Forgotten Gems of Yesteryear: The Konica C35 FD

Compact rangefinders, anyone?


This is a post dedicated to all my rangefinder-buddies out there who dread the high price tag of Leicas and impurity rangefinder-esque cameras like the Contax G2. 

I love compact cameras, and I mean both AF and MF compacts. I see compacts like Robin to his Batman, friendlier, easier to interact with, but almost just as powerful as the big boys.

I first got to know these compact cameras from Mr. Suzuki's book "Time For Lenses" (both Vol. 1 & 2 are spectacular!), and specifically in Vol. 1 in which it introduced to me high speed MF compacts. From the long-selling Canon Canonet QL17 GIII to the lesser known Yashica LYNX14, these compact cameras, to me, represent small rangefinder cameras at their best, combining light-weight and high performance.

I was fortunate enough to try out 3 of the many compact RFs introduced by Mr. Suzuki in top-condition, namely the Yashica Electro 35 GL, Olympus XA, and the main character of this post, Konica C35 FD. All three of them are great. I am choosing to focus on the Konica only because it stayed with me for the longest period of time.


The Konica C35 FD is a great film camera with a good balance of performance and usability.


To be honest, I was drawn to the Konica mainly because of its Hexanon 38mm F1.8 lens at first. It was a love at first sight when I processed my first roll of film from the C35 FD. Unlike the non-FD versions of the C35, the 38mm lens on this camera can reach an aperture speed of F1.8. A Nikon lens equivalent of such focal length and aperture-combo doesn't exist, but the NIKKOR 35mm F1.4 and F2 both cost higher than buying a C35 FD in top condition! I have been looking for a good 35mm-ish lens for a while now. Reluctant to buying the NIKKORs, a C35 FD seemed to be the perfect match for me. Oh, and it certainly is.

There are others like the Yashica Electro 35 CC that has a similar lens, and the LYNX14 that has a 45mm F1.4, but the LYNX14's lens I found to be too similar to a 50mm, and the Electro 35 CC was eliminated due to personal taste of pictures taken. Anyway, this is not to talk trash about other cameras, but that's how I ended up with the Konica.


Powered by electronics, the C35 FD cannot be operated without its battery. It has a electronic shutter, which is super quiet, and can only be shot in shutter-priority. The major downside of cameras like this was that due to its small size, most, including the Konica, were made with a shutter speed that topped out at around 1/500s.

Obviously this will make shooting wide-open very difficult in broad daylight, and you can also forget about getting super-shallow DoF because the closest focusing distance is only 0.9 meters due to parallax.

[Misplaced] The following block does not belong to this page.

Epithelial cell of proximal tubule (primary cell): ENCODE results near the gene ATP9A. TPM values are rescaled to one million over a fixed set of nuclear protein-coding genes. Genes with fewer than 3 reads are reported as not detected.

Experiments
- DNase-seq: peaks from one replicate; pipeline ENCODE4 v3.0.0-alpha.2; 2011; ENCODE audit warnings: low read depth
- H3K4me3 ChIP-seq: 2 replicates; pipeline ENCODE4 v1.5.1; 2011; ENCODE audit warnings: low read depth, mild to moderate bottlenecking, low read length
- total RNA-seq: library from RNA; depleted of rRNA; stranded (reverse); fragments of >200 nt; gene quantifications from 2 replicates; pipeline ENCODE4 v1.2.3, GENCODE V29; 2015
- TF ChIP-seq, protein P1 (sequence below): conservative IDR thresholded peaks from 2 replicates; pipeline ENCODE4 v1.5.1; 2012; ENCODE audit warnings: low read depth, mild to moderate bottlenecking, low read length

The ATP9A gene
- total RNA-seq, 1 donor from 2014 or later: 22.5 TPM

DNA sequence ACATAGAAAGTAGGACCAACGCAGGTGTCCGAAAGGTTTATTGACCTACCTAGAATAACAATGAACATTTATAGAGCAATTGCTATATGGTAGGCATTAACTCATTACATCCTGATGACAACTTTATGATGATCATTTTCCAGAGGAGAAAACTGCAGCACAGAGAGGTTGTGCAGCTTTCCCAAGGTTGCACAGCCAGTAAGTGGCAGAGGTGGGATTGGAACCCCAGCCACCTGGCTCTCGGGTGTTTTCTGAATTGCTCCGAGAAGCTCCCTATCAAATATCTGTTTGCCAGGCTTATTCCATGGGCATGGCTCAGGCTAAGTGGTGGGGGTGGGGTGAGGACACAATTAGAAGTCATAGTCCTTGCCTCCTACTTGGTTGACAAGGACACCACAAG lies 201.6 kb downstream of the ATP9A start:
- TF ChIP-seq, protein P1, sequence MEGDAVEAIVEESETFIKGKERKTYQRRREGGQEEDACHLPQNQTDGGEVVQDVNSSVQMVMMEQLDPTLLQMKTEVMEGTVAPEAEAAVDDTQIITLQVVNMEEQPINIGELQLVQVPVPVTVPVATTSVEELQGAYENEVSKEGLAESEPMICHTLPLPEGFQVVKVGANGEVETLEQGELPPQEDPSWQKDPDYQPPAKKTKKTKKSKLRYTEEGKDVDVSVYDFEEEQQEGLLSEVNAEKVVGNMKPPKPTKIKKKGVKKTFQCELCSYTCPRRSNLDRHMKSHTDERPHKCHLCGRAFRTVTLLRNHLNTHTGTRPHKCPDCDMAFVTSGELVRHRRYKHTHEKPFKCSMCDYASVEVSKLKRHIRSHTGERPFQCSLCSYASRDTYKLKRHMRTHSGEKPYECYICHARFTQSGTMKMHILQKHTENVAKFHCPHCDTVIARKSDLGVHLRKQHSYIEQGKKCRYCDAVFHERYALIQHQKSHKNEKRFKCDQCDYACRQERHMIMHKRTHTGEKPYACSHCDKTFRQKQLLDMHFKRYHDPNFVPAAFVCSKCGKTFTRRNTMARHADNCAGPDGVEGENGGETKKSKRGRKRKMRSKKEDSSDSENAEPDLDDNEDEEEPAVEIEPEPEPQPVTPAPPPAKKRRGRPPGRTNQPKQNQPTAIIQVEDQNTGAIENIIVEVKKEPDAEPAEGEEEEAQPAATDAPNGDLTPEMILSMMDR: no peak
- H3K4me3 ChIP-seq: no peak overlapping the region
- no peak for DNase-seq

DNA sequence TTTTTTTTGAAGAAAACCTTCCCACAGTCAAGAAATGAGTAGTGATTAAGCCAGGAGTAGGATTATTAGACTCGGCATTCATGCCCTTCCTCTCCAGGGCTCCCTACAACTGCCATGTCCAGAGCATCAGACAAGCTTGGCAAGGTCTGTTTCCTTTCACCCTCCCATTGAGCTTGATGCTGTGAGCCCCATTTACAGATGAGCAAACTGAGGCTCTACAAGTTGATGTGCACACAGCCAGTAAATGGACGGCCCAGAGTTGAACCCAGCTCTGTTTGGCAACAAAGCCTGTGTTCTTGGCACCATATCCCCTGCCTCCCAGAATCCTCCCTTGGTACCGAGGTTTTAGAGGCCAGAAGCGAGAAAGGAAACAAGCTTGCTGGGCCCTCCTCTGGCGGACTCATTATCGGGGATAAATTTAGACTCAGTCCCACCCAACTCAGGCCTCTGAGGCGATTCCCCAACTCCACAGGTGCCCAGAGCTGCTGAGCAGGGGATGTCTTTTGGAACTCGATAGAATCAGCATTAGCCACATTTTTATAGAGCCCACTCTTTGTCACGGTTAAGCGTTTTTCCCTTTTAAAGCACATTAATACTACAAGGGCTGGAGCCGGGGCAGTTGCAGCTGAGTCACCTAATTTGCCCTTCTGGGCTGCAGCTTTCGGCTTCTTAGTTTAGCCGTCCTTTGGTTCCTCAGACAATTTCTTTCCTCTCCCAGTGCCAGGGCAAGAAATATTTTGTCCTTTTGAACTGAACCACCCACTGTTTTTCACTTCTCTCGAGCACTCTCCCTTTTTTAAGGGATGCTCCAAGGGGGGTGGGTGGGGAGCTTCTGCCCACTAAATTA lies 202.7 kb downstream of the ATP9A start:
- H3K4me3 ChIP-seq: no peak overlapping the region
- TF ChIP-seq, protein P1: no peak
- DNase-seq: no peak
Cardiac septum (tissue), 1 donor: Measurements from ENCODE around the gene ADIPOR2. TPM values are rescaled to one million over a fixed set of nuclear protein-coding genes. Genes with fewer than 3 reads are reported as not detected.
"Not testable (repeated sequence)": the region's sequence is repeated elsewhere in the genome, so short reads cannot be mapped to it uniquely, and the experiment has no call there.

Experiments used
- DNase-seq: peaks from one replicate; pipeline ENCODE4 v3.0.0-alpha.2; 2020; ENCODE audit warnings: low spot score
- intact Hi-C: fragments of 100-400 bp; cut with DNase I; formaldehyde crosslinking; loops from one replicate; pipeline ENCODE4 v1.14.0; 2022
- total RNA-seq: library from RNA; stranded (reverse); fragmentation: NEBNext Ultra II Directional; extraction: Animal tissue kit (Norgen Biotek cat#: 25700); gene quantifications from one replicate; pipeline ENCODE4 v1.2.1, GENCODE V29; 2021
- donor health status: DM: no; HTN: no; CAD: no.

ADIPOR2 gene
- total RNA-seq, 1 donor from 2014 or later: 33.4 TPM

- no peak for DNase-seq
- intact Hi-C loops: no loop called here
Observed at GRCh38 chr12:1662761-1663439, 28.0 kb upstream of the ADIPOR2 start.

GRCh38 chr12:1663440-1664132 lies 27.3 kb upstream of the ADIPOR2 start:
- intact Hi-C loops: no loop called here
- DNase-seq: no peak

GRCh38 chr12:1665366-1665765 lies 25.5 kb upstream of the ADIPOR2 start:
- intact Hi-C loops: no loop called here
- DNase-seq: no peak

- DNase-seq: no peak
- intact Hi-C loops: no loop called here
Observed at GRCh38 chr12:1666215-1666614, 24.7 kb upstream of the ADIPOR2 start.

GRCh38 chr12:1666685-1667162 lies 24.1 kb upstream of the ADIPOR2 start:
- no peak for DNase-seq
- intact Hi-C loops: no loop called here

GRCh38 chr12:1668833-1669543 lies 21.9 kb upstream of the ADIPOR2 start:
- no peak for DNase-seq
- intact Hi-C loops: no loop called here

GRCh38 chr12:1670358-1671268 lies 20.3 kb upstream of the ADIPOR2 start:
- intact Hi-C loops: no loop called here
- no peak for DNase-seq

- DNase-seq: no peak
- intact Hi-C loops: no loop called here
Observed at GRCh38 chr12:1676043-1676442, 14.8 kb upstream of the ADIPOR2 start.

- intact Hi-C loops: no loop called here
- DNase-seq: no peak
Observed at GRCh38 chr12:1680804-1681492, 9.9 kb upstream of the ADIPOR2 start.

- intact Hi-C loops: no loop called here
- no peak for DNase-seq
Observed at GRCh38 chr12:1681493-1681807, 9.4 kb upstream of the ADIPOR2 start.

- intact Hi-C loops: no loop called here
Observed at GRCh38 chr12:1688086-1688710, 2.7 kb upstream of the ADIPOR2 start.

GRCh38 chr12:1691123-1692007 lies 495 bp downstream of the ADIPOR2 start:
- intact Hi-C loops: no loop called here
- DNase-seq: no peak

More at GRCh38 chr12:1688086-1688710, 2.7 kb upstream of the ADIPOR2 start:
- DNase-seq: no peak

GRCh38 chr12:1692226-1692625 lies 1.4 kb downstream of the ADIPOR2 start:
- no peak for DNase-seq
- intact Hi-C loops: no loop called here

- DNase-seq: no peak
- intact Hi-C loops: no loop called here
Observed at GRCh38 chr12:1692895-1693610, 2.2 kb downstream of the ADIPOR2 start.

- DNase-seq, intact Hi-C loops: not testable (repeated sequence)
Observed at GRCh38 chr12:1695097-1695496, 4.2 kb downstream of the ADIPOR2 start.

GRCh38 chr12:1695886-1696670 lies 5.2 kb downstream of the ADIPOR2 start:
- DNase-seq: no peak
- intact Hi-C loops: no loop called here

The way I use my C35 FD is now as a backup to my Nikon F3HP. I carry the Konica with me almost everyday. It fits into my bag's side pocket, and sometimes even my jacket pocket if I decided to wear a large coat.





One major upside of compact cameras is certainly its stealthiness. Although some people would argue that what you are shooting with on the street won't matter, compact cameras are, nevertheless, really unobtrusive. The C35 FD is small, light-weight, and quiet, which makes it easy to shoot under various conditions.

Focus is a breeze with this camera. It has a nob on the lens, just like the Leica lenses, and the focus throw is pretty short, just how I like it to be. I like lenses that have short focus throws so I can shoot fast.

Using the C35 FD you'd probably be shooting at small apertures during daytime anyways, so focusing won't be that difficult due to a deeper depth of field. It is, in many ways, a point-and-shoot type of camera.






I ran a couple of different color negative film stocks over my C35 FD.

Kodak Portra 400, Fuji Pro 400H, and even some LOMO films. Most turn out just superb. The Hexanon lens on the C35 FD renders a nuetral tone while keeping colors saturated and contrasty. Images come out pretty clean with no haze or whatever.

Like many old lenses, it will suffer during extreme backlit situations, but personally I love shooting this camera against the sun to create ghosting and flaring effects. Sure constrast will decrease and flare won't always be pleasing, but who cares. I like it anyways.






The following were shot with Fuji Neopan 100 Acros. Just some samples showing the rendering of this lens in B&W.







In the end, the C35 FD is like many MF compact rangefinders out there, overshadowed by later AF compacts and more flamboyant rangefinders.

At under 10,000 Yen, you really can't fault yourself purchasing a little gem like this. It's so easy to use, so cheap, and so damn good.


Even now, I still can't get over the fact that these babies are only selling for under 10,000 Yen... Geez.


Camera: Konica C35 FD

Film: Fujifilm Neopan 100 Acros / Fujifilm Pro 400H / Kodak Portra 160/Lomography Color Negative 400